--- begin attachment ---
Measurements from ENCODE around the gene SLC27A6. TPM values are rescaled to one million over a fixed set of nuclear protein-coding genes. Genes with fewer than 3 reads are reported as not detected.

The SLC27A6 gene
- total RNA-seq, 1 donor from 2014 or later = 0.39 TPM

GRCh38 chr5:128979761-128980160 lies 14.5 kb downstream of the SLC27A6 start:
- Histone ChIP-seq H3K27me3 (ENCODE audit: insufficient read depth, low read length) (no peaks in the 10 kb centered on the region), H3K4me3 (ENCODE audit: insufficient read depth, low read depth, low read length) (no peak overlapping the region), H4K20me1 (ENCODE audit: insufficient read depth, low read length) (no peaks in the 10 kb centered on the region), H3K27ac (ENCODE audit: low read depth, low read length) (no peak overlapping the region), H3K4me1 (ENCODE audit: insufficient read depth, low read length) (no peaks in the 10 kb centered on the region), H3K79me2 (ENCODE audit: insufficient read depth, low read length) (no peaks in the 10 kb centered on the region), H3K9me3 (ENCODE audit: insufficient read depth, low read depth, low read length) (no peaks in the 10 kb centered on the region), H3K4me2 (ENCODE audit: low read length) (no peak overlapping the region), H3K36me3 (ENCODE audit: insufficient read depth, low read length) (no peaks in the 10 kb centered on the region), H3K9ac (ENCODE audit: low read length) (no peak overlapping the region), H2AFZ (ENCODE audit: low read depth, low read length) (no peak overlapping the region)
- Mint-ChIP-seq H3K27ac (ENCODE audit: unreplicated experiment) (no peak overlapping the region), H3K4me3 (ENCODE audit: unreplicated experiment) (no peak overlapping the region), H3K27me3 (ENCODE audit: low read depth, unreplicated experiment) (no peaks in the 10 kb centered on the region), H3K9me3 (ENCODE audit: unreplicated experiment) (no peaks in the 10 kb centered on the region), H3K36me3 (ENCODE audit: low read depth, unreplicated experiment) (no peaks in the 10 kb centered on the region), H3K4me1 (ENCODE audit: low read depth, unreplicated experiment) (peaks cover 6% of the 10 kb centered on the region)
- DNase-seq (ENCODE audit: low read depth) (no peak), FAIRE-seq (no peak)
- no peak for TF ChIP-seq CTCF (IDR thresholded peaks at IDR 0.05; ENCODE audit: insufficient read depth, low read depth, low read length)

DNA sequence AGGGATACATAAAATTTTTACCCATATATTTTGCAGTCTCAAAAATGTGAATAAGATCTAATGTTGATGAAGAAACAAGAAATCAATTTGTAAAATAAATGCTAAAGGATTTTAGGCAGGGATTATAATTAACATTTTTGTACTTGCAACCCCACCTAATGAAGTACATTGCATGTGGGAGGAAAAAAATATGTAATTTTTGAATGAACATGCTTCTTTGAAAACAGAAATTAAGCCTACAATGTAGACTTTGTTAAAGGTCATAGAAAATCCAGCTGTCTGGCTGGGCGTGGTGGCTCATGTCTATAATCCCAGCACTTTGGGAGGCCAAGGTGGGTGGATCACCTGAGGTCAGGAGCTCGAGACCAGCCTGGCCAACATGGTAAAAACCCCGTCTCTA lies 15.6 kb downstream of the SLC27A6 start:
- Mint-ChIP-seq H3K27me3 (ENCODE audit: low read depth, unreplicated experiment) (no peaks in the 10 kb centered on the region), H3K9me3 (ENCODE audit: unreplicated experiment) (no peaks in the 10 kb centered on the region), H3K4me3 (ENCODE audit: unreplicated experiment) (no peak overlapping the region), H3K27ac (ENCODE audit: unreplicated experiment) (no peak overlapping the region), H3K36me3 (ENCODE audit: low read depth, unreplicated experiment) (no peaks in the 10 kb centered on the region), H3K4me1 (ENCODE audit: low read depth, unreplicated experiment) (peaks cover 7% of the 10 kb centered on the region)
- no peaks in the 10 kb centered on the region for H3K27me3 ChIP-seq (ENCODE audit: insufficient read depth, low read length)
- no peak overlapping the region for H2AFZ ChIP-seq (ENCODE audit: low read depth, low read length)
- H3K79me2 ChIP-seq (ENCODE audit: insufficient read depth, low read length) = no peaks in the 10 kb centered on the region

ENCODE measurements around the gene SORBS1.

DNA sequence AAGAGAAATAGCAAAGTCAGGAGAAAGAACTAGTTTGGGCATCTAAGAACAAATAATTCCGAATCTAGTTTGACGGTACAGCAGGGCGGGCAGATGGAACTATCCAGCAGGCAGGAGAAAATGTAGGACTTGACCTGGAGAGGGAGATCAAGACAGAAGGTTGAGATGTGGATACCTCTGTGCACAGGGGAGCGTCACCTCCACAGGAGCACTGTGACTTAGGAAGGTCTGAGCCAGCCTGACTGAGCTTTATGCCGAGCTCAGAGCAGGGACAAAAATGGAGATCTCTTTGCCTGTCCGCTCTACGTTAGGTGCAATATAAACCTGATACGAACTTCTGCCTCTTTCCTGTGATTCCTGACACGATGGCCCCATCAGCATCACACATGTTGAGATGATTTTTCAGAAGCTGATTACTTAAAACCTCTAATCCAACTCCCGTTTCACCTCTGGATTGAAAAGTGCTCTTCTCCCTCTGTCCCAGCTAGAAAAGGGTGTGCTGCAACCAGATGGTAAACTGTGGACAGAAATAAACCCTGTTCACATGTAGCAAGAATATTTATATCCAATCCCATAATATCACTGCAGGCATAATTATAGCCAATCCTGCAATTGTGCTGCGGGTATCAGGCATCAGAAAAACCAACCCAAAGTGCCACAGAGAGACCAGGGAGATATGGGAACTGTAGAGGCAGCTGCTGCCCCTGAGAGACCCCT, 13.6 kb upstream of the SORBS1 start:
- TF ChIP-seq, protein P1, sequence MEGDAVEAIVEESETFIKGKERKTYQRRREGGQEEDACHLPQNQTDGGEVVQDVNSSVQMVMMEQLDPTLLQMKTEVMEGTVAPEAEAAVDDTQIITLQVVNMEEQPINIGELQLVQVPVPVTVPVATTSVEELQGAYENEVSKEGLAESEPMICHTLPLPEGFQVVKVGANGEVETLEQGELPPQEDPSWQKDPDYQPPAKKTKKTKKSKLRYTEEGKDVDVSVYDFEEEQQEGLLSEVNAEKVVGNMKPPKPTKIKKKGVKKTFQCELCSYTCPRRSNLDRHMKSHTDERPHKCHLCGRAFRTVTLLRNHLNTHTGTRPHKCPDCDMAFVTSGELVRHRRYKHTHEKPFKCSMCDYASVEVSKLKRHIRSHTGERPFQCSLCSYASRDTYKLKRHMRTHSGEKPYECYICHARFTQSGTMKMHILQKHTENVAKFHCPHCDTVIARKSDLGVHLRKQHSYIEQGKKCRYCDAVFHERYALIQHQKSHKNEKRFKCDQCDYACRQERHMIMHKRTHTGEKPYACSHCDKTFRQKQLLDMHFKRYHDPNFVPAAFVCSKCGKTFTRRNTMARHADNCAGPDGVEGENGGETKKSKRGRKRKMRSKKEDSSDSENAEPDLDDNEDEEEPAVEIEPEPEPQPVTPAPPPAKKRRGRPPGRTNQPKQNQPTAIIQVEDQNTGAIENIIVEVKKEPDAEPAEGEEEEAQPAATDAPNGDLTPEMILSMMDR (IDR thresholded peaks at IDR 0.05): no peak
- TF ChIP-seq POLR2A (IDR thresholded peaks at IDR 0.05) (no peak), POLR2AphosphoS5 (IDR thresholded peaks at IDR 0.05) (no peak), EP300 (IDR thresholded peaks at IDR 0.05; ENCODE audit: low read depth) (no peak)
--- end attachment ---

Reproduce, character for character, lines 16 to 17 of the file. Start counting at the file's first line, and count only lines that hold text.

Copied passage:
- TF ChIP-seq, protein P1, sequence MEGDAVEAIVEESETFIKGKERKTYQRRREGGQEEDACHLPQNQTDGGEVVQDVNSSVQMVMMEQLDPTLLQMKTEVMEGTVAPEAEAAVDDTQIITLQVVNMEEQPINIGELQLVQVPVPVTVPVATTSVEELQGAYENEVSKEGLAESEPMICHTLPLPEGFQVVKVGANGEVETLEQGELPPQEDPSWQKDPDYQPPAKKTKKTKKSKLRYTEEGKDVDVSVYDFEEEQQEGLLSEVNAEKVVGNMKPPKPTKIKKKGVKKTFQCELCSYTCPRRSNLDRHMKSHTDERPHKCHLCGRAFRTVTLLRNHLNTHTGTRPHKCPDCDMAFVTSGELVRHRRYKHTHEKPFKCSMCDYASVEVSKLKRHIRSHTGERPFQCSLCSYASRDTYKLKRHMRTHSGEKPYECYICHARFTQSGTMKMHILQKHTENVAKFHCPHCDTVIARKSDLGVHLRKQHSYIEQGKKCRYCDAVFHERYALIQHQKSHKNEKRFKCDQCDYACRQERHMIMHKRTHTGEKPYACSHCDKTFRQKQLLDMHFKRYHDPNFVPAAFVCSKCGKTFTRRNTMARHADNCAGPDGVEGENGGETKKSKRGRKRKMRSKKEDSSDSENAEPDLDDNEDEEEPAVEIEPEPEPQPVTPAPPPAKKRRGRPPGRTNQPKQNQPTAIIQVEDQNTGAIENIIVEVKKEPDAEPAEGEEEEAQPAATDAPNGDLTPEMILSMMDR (IDR thresholded peaks at IDR 0.05): no peak
- TF ChIP-seq POLR2A (IDR thresholded peaks at IDR 0.05) (no peak), POLR2AphosphoS5 (IDR thresholded peaks at IDR 0.05) (no peak), EP300 (IDR thresholded peaks at IDR 0.05; ENCODE audit: low read depth) (no peak)